Have Pow'r to part my plighted Love, and me;
And, Old, and Ugly as I am, and Poor;
Yet never will I break the Faith I swore;
For mine thou art by Promise, during Life,
And I thy loving and obedient Wife.
My Love! Nay, rather my Damnation Thou,
Said he: Nor am I bound to keep my Vow:
The Fiend thy Sire has sent thee from below,
Else how cou'dst thou my secret Sorrows know?
Avaunt, old Witch, for I renounce thy Bed:
The Queen may take the Forfeit of my Head,
E'er any of my Race so foul a Crone shall wed.
Both heard, the Judge pronounc'd against the Knight;
So was he Marry'd in his own despight;
And all Day after hid him as an Owl,
Not able to sustain a Sight so foul.
Perhaps the Reader thinks I do him wrong
To pass the Marriage-Feast and Nuptial Song:
Mirth there was none, the Man was a-lamorl,
And little Courage had to make his Court.
To Bed they went, the Bridegroom and the Bride:
Was never such an ill-pair'd Couple ty'd.
Restless he toss'd, and tumbled to and fro,
And rowl'd, and wriggled further off; for Woe.
The good old Wife lay smiling by his Side,
And caught him in her quiv'ring Arms, and cry'd,
When you my ravish'd Predecessor saw,
You were not then become this Man of Straw;
Had you been such, you might have scap'd the Law.
Is this the Custom of King Arthur's Court?
Are all Round-Table Knights of such a sort?
Remember I am she who sav'd your Life,
Your loving, lawful, and complying Wife:
Not thus you swore in your unhappy Hour,
Nor I for this return employ'd my Pow'r.
In time of Need I was your faithful Friend;
Nor did I since, nor ever will offend.
Believe me, my lov'd Lord, 'tis much unkind;
What Fury has possessed your alter'd Mind?
Thus on my Wedding-night -- Without Pretence --
Come, turn this way, or tell me my Offence.
If not your Wife, let Reasons Rule persuade,
Name but my Fault, amends shall soon be made.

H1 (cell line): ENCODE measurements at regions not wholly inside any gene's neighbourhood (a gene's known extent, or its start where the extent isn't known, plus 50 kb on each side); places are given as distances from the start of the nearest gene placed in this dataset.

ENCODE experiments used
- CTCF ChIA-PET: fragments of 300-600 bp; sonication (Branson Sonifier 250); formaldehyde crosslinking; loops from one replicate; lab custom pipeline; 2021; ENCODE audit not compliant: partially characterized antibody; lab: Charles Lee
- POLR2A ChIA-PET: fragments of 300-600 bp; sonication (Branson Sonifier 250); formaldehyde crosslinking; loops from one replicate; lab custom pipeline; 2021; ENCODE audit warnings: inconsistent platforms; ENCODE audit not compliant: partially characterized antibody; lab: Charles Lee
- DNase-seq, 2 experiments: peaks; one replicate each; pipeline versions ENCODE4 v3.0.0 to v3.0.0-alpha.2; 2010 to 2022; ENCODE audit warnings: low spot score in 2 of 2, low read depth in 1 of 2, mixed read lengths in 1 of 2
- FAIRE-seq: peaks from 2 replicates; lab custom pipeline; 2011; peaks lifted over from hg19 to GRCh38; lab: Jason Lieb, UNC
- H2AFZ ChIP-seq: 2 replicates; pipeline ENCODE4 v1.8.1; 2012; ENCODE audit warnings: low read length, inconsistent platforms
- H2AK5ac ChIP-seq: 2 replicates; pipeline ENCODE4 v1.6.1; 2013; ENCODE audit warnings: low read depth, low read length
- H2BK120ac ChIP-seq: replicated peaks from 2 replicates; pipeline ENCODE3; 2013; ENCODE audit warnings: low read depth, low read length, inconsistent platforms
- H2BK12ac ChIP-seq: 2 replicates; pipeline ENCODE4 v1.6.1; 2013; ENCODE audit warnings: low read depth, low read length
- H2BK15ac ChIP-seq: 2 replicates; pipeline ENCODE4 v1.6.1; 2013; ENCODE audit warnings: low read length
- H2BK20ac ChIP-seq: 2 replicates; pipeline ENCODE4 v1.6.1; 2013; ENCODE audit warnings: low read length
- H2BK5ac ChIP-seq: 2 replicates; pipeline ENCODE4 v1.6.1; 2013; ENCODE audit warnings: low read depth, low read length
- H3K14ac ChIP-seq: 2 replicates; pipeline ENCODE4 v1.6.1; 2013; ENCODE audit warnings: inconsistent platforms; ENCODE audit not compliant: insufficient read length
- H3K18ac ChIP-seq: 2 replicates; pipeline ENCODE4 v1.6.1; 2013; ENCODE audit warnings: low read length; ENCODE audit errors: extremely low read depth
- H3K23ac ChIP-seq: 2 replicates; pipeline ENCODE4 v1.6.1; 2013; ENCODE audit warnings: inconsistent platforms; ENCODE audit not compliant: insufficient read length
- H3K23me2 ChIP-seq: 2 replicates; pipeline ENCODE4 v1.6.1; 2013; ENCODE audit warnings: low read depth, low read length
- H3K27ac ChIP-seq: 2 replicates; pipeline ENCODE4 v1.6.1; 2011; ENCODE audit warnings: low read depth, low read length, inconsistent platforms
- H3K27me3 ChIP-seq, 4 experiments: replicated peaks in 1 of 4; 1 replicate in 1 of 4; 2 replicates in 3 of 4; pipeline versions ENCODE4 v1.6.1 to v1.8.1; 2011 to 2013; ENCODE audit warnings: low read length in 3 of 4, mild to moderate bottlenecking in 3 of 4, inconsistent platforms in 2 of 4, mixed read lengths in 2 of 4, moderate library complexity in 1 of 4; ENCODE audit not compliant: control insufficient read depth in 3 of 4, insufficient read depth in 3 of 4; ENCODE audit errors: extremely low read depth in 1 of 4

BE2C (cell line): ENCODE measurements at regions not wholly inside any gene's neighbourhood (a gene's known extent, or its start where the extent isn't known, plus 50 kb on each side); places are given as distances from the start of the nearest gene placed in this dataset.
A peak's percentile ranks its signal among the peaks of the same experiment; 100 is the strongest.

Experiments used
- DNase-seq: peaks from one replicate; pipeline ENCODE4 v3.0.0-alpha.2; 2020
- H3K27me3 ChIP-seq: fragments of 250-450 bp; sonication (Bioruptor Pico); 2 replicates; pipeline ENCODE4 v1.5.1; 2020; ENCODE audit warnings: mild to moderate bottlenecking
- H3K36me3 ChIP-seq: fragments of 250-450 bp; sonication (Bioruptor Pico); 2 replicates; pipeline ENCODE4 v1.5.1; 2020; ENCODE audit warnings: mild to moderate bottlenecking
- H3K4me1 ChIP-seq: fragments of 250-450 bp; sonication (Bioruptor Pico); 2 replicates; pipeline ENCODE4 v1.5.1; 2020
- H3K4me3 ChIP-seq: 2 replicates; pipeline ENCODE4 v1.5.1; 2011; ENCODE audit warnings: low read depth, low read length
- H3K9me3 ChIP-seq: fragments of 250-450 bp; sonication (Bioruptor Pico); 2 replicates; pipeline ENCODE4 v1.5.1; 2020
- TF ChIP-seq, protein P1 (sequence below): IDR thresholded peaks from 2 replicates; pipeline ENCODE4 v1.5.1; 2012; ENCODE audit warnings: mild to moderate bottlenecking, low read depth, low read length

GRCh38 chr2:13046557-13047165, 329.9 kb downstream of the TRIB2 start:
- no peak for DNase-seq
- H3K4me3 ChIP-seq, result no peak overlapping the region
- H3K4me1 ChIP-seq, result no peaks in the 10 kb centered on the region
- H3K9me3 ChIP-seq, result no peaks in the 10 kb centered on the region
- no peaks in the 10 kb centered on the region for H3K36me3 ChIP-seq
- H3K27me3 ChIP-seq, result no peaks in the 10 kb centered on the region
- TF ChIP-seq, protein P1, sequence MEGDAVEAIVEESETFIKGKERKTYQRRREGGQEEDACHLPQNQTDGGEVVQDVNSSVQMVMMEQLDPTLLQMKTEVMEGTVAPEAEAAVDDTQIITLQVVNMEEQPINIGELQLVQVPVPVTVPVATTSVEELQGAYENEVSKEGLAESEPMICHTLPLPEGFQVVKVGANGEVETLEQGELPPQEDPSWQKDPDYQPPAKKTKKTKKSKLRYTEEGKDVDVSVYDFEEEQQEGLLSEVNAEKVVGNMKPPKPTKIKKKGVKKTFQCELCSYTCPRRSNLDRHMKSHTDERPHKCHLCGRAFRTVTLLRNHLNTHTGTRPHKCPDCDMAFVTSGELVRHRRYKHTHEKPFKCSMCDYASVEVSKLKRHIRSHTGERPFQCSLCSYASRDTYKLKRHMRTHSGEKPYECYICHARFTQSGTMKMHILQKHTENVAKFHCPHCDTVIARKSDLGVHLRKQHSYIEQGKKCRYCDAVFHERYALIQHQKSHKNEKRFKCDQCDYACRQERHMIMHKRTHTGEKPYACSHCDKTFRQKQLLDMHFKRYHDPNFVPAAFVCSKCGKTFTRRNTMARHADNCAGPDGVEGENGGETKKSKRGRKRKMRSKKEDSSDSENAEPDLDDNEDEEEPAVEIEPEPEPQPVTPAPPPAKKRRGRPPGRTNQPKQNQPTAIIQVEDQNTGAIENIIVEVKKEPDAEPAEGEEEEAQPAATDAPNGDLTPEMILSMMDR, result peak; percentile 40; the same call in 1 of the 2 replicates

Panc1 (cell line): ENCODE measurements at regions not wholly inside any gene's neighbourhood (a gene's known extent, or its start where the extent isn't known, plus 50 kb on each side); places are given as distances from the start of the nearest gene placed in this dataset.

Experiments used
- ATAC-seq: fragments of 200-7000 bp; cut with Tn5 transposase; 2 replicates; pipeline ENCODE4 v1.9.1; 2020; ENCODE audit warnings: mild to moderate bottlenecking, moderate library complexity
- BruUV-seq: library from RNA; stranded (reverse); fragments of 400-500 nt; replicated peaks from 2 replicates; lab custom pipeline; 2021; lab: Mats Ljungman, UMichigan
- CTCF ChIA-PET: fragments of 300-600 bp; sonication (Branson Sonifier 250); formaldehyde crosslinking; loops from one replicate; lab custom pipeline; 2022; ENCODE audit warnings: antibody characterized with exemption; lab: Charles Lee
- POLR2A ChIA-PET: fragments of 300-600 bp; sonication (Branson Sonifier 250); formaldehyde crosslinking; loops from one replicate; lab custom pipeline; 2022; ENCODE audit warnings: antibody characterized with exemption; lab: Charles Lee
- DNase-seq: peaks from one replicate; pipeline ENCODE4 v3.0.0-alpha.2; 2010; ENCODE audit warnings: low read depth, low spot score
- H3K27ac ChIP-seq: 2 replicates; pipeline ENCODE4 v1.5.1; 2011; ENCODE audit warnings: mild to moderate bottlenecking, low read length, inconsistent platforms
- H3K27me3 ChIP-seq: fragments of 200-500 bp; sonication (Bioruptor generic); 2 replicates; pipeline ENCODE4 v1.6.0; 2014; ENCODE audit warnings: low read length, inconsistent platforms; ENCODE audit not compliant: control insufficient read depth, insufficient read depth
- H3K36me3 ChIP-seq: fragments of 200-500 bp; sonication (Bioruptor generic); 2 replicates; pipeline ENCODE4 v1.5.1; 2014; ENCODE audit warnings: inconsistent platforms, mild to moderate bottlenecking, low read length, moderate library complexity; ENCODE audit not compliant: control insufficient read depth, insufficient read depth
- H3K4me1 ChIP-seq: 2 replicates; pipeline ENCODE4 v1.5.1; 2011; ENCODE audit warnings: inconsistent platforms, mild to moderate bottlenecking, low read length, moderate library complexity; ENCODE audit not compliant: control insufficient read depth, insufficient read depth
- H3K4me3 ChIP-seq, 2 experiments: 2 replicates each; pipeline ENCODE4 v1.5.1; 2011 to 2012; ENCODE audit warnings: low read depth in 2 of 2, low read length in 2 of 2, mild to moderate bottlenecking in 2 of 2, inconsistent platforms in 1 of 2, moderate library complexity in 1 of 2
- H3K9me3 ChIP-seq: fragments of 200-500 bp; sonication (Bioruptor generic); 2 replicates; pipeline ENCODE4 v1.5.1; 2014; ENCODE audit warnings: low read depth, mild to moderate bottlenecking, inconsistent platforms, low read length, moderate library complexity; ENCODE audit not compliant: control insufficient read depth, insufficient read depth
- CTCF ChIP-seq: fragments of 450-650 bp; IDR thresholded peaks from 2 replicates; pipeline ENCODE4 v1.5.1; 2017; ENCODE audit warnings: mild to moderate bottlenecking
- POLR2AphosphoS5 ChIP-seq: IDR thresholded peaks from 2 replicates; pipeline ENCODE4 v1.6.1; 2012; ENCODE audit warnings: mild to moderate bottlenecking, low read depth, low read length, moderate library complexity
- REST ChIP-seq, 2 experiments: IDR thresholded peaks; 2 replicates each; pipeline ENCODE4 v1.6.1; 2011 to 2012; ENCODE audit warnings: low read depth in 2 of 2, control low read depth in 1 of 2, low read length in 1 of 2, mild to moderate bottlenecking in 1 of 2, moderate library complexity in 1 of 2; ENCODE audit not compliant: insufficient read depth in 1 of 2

Amends! Nay, that's impossible, said he,
What change of Age, or Ugliness can be!
Or could Medea's Magick mend thy Face,
Thou art descended from so mean a Race,
That never Knight was match'd with such Disgrace.
What wonder, Madam, if I move my Side,
When, if I turn, I turn to such a Bride?
And is this all that troubles you so sore!
And what the Devil cou'dst thou wish me more?
Ah Benedicite, reply'd the Crone:
Then cause of just Complaining have you none.
The Remedy to this were soon apply'd,
Wou'd you be like the Bridegroom to the Bride.
But, for you say a long descended Race,
And Wealth, and Dignity, and Pow'r, and Place,
Make Gentlemen, and that your high Degree
Is much disparag'd to be match'd with me;
Know this, my Lord, Nobility of Blood
Is but a glitt'ring, and fallacious Good:
The Nobleman is he whose noble Mind
Is fill'd with inborn Worth, unborrow'd from his Kind.
The King of Heav'n was in a Manger laid;
And took his Earth but from an humble Maid:
Then what can Birth, or mortal Men bestow,
Since Floods no higher than their Fountains flow?
We who for Name, and empty Honour strive,
Our true Nobility from him derive.
Your Ancestors, who puff your Mind with Pride,
And vast Estates to mighty Titles ty'd,
Did not your Honour, but their own advance,
For Virtue comes not by Inheritance.
If you tralineate from your Father's Mind,
What are you else but of a Bastard-kind?
Do, as your great Progenitors have done,
And by their virtues prove your self their Son.
No Father can infuse, or Wit or Grace;
A Mother comes across, and marrs the Race.
A Grandsire or a Grandame taints the Blood;
And seldom three Descents continue Good.
Were Virtue by Descent, a noble Name
Could never villanize his Father's Fame:
But, as the first the last of all the Line,
Wou'd like the Sun ev'n in Descending shine.
Take Fire, and bear it to the darkest House
Betwixt King Arthur's Court and Caucasus,
If you depart, the Flame shall still remain,
And the bright Blaze enlighten all the Plain;
Nor, till the Fewel perish, can decay,
By Nature form'd on Things combustible to prey.
Such is not Man, who mixing better Seed
With worse, begets a base, degenerate Breed:
The Bad corrupts the Good, and leaves behind
No trace of all the great Begetter's Mind.
The Father sinks within his Son, we see,
And often rises in the third Degree;
If better Luck, a better Mother give:
Chance gave us being, and by Chance we live.
Such as our Atoms were, ev'n such are we,
Or call it Chance, or strong Necessity.
Thus, loaded with dead weight, the Will is free.
And thus it needs must be: For Seed conjoin'd
Lets into Nature's Work th' imperfect Kind:
But Fire, th' enliv'ner of the general Frame,
Is one, its Operation still the same.
Its Principle is in it self: While ours
Works, as Confederate's War, with mingled Pow'rs:
Or Man, or Woman, which soever fails;
And, oft, the Vigour of the Worse prevails.
AEther with Sulphur blended alters hue,
And casts a dusky gleam of Sodom blue.